Reports circulated this week that Oscar voters have been reluctant to see 12 Years a Slave, the harrowing depiction of Solomon Northup’s (Chiwetel Ejiofor) kidnapping and enslavement in 1841.
Despite its status as an immediate frontrunner for best picture—a status it deserves—Hollywood insiders reported that the official Academy of Motion Pictures Arts and Sciences screening was only half full. Compare that to Gravity, which was packed to the rafters. While the reports were disappointing to backers of 12 Years a Slave, they shouldn’t be surprising. The film is every bit as brutal as we’ve heard.
The film opens with Northup’s wife and children leaving town for a few weeks. With time to kill, Northup is convinced by a pair of traveling performers to join them in Washington, D.C., where he will be paid handsomely for his fiddling skills. Their business complete, the trio goes out for a nice dinner, replete with good wine—wine that has been drugged.
Northup awakes in chains, and his 12-year nightmare begins. First he must be broken: A pair of slavers viciously beat him with a wooden paddle, then scourge him with a leather whip, until Northup “admits” to being a slave. He is stripped naked and forced to wash in front of others. In a sort of reverse Underground Railroad, he and a gaggle of other newly minted slaves are rushed south of town in the cover of darkness.
From here the film descends into a cavalcade of horrors. Families are split apart at slave auctions, children wailing for their mothers. Cruel overseers take the lash to recalcitrant chattel. Even “good” owners such as Master Ford (Benedict Cumberbatch) fail to see Northup as much more than property to be traded from owner to owner.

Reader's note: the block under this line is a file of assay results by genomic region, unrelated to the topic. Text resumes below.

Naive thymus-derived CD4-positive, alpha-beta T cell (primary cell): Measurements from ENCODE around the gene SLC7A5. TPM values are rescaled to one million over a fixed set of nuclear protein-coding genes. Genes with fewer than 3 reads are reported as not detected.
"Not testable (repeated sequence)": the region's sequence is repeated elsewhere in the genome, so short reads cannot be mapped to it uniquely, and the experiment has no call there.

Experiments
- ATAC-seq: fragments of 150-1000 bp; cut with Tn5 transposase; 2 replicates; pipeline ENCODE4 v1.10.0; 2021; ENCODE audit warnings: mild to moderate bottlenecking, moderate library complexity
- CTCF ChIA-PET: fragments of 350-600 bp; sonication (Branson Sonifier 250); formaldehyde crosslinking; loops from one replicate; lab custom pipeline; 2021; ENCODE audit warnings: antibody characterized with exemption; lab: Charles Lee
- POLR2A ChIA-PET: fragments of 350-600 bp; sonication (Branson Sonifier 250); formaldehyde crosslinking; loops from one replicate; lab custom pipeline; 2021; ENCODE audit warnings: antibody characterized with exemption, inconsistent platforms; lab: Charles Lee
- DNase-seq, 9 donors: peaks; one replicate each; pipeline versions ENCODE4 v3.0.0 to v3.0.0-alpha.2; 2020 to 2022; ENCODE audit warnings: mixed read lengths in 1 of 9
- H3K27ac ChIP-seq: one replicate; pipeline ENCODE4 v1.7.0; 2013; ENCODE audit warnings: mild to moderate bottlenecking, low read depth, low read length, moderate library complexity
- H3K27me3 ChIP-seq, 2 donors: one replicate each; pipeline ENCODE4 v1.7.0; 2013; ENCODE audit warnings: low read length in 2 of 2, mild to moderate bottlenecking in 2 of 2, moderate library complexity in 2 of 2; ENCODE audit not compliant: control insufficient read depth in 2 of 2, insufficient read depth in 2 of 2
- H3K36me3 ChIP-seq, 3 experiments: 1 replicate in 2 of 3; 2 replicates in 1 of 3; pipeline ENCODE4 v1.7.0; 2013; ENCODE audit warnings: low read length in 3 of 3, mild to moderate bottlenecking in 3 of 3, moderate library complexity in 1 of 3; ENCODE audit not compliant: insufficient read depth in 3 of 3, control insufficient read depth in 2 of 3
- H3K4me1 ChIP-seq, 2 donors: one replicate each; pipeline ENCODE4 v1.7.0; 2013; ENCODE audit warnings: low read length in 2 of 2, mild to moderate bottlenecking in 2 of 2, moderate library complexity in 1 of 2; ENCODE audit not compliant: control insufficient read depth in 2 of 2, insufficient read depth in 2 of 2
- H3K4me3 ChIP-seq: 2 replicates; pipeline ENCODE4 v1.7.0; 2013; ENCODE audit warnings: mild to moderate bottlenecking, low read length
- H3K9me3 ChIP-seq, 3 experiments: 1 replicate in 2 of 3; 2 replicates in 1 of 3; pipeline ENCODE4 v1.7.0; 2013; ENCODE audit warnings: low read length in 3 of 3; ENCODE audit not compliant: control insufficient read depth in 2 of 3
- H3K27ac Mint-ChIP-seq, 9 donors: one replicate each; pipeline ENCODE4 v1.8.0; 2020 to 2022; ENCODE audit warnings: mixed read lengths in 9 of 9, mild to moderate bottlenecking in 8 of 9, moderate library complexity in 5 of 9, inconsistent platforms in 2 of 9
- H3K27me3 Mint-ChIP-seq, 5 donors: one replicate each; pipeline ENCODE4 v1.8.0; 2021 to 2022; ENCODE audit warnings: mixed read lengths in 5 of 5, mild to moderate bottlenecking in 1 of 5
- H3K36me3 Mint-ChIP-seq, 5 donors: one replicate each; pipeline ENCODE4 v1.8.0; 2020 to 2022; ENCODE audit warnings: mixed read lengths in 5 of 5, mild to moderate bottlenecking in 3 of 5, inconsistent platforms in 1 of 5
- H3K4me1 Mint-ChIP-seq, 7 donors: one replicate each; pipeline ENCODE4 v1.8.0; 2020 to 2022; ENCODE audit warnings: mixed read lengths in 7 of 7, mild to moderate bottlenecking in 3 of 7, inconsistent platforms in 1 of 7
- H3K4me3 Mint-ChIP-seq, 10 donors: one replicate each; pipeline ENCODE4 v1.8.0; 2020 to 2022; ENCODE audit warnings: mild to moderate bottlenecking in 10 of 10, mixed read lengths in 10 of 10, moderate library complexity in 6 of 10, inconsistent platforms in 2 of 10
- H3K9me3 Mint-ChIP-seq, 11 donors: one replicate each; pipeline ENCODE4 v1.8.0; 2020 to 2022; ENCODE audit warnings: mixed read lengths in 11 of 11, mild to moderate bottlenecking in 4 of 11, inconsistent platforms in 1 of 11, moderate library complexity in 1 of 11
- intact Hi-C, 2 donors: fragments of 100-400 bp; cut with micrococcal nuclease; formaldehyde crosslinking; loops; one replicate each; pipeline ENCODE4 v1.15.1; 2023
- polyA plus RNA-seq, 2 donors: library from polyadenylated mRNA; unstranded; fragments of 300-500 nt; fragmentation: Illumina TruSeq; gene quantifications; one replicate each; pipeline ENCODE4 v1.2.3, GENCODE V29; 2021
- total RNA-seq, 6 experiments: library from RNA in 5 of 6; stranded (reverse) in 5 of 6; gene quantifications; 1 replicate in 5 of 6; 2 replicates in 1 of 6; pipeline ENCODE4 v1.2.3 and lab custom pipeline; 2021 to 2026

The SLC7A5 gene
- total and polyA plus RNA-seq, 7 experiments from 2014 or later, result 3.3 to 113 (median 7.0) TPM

Northup winds up at the plantation of one Edwin Epps (Michael Fassbender), a sadistic drunk fond of raping his slaves and whipping those who pick less cotton one day than the next. It is here that Northup’s desire to survive meets its harshest test—and where he finds salvation.
Director Steve McQueen wraps the film in a cloak of brutality, dehumanizing Northup and his fellow slaves and forcing us to watch the process take place bit by bit.
The camera lingers on misery. At one point, Northup is about to be lynched—he struck an overseer who was unhappy with his work—before the action is stopped by another overseer who doesn’t want to see the master’s property damaged. We think the overseer is, if not a good man, at least a decent one: He tells Northup that if he runs from the property, he can’t protect him, and puts a stop to the hanging at the last possible moment, the once-free-man’s toes just touching the ground as the noose stretches his neck.
And then the overseer walks away. Northup may not deserve to die, but he does need to be taught a lesson.
The camera stays still. Northup struggles for air; he’s almost, but not quite, choking to death. The shot goes on for fifteen seconds. Thirty. Forty. Forty-five. Life returns to normal behind Solomon as slaves go about their business. But the camera remains locked in place, tension mounting. A slave brings Northup water (which he greedily drinks) and flees when she draws the attention of whites. The sun sets and finally, mercifully, Master Ford shows up to cut Northup down and end his torment.
It is hard to watch, a lesson in cruelty and in the degrading nature of slavery. 12 Years a Slave frequently feels like a catalogue of such lessons, and this is its biggest weakness. Northup’s struggle for survival seems like little more than window dressing, a narrative tool that allows the writer and director to delve into the horrors of slavery.
The quality of the performances keeps the eye riveted to the screen despite our revulsions. Ejiofor gets his chance to shine after a decade of strong, if limited, supporting roles. Fassbender’s turn as Epps is terrifying. A special mention goes to Lupita Nyong’o, whose Patsey is the object of Epps’s “affection.” One feels as if she deserves a special award this Oscar season for “most psychically traumatic role.”
12 Years a Slave is more of an important film than a great one. It is a searing portrait of a dark time and of a terrible practice that nevertheless may leave some audience members feeling somewhat cold.